Day four began with the Magic of Bubbles demonstrated by Prof. Isenberg. I learnt there is much more to bubbles than I first thought. In the evening there was an optional sight seeing tour but as I had been in London before I didn’t go and opted to go for a walk around Hyde Park with the other Hyde Park participants. In the evening the ten participants picked from the Bazaar had to present their work again…this time in a lecture hall full of students. I was lucky enough to be picked and the nerves I had beforehand dissipated when I saw my friends from Ireland, Australia, Israel and Jamaica had filled the front seats, so they were the people I focused on and I made it through without choking!

On the Sunday there were more optional visits that I had done before so I met up with my brother who lives in London. That evening we were split into teams and we were sent on a treasure hunt around the Kensington area. We had to fill in a crossword with the words we found and afterwards the darker squares would make an anagram.  It was very funny at the end when we realised the people who had made up the hunt had omitted some letters from the crossword meaning it made no sense whatsoever! People were slightly annoyed but the hunt had broadened our knowledge of the area and had also brought us together as a group.

On Monday we had the first of our specialist lectures. I was lucky to get my choice of Judith O’Toole who has worked as a vet for many years and is currently living in the republic of Ireland. We covered many aspects of animal health focusing on Disease such as BSE and foot and mouth. I was amused when she began talking about Ireland’s steps to combat foot and mouth and we began swopping stories about the shoe baths outside schools and how everything was cancelled! Later we had a lecture on security and mobile phones by Charles Brookson. He discussed many ways your phone could be hacked and its security compromised using certain participant’s phones as examples. I found this very interesting as it had an aspect of forensics that I could in future apply to my job. That evening we went to the theatre, Sarah (one of the other Irish participants) and I went to see Chicago. It was absolutely amazing, anytime I hear music from Chicago I think of that night.

The next day was taken up with our visit to The National Oceanography Centre in Southampton. There we were given a background of what research is done on the ocean and of how the moon is better mapped than the ocean floor. We were shown the robotic submarine ISIS which was really sophisticated. David Buckland told us about the Cape Farewell project which highlights the effects of warming on the ice caps while Dr. Jon Copley explained Deep-sea volcanic vents to us. The funniest event was when they brought us into their cold storage area to show us the Ice and earth cores they had taken…not a wise idea when you consider that our group was made up of Jamaicans and Australians, they were shivering within a minute!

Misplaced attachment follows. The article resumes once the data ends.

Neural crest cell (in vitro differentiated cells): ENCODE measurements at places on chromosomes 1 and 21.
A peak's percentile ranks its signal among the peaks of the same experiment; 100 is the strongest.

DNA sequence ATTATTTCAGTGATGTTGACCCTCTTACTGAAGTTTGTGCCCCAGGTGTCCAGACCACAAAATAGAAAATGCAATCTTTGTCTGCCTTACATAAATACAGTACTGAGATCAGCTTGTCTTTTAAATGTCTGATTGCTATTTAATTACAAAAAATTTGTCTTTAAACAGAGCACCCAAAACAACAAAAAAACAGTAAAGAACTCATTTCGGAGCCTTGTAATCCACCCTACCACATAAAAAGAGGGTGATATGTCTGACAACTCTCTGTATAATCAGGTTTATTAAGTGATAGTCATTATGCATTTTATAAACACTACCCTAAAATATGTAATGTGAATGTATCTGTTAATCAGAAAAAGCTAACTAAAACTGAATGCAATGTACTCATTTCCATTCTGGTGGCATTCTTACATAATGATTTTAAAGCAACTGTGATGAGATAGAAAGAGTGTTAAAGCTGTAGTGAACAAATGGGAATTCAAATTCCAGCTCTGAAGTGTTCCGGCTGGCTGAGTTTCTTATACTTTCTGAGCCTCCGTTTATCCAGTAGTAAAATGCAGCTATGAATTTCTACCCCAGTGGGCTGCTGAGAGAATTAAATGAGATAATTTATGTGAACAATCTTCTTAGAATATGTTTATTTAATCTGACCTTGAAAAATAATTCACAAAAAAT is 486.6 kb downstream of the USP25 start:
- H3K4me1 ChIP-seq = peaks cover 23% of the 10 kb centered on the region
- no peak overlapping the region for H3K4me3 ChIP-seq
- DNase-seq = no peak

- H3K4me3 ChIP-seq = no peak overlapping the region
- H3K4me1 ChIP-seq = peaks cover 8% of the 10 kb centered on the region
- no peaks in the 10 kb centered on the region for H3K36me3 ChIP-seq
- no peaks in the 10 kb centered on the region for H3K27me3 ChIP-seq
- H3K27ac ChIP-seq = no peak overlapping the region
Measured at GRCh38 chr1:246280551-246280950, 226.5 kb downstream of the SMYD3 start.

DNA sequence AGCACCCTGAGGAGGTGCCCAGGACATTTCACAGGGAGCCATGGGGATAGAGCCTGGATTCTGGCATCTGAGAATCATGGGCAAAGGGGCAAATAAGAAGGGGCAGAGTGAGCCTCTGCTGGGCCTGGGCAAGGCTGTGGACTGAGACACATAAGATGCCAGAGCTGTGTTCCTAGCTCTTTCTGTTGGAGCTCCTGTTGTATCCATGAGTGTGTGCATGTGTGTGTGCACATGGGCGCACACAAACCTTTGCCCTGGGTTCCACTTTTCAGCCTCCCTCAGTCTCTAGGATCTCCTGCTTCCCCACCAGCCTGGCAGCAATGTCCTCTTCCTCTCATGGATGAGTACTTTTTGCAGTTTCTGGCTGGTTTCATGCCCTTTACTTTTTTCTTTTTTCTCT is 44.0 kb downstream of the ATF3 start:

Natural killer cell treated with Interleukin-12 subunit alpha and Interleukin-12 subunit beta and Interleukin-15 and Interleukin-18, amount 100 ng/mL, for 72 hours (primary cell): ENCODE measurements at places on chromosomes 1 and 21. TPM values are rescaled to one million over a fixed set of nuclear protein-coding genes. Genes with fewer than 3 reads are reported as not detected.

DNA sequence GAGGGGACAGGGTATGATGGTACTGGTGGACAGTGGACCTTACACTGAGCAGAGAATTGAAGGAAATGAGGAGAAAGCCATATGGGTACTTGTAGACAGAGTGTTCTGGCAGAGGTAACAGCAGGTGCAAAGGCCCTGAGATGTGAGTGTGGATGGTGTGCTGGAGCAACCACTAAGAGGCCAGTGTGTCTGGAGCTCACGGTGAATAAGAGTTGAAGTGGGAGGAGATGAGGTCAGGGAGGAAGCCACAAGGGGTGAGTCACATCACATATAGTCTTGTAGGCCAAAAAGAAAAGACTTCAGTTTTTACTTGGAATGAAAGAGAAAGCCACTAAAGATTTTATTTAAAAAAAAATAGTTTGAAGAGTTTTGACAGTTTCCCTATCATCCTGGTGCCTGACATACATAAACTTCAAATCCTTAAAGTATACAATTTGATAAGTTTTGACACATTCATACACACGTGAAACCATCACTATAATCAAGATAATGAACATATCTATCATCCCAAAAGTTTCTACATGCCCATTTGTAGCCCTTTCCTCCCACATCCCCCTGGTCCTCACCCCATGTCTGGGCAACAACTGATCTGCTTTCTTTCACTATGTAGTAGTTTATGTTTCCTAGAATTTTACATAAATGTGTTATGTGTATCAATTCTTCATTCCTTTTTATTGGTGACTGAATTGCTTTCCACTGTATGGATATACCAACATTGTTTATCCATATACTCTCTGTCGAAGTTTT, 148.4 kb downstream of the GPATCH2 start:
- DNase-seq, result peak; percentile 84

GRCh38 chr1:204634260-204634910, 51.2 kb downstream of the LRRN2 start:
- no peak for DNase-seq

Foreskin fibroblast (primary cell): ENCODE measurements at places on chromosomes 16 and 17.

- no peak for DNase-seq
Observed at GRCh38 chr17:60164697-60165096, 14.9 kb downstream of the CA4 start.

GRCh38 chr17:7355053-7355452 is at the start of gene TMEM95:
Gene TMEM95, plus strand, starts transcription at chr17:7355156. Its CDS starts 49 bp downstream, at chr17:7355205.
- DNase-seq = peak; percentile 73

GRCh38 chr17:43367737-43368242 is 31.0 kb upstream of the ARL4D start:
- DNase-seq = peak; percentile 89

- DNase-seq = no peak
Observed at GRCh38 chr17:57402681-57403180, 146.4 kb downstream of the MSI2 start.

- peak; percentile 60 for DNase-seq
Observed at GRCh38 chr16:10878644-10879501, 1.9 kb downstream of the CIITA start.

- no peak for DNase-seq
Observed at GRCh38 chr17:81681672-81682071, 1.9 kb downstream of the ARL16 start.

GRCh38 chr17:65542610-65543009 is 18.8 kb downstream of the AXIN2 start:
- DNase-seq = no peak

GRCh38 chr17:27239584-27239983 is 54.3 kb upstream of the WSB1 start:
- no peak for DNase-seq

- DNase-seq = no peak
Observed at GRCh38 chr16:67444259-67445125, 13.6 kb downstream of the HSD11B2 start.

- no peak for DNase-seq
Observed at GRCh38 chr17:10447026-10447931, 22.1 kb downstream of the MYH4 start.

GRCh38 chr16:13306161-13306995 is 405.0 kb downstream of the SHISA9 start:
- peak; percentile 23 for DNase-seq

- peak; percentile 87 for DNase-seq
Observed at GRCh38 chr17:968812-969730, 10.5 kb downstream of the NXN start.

Wednesday, we had our first discussion groups which allowed us to voice our opinions on certain topics in a setting less intimidating than the lecture hall. Our group focussed on alternative clean energies led by Dr. Rocio A Diaz-Chavez. After many suggestions as to how to combat global warming and the shortage of oil by using alternative energies such as wind and biomass, we came to the conclusion that we had to do something in the next ten years for it to have any chance of saving our environment and that for a lot of us our hope lies in fusion technology. However we added that we as a race are selfish and we won’t jeopardise our economy in order to save the world. We reported our findings to the rest of the participants. That evening we had a lecture on the solar system given by Prof. Andrew Coates.

On Thursday we had our daytrips to Oxford or Cambridge. My visit was to Oxford which was a quaint typically English town. We visited the United Kingdom Atomic Energy Authority (UKAEA) to see the fusion project JET. Never in my life had I seen such complex machinery. The UKAEA plant has almost as many nationalities as the forum had working within its walls. That evening was left for optional excursions.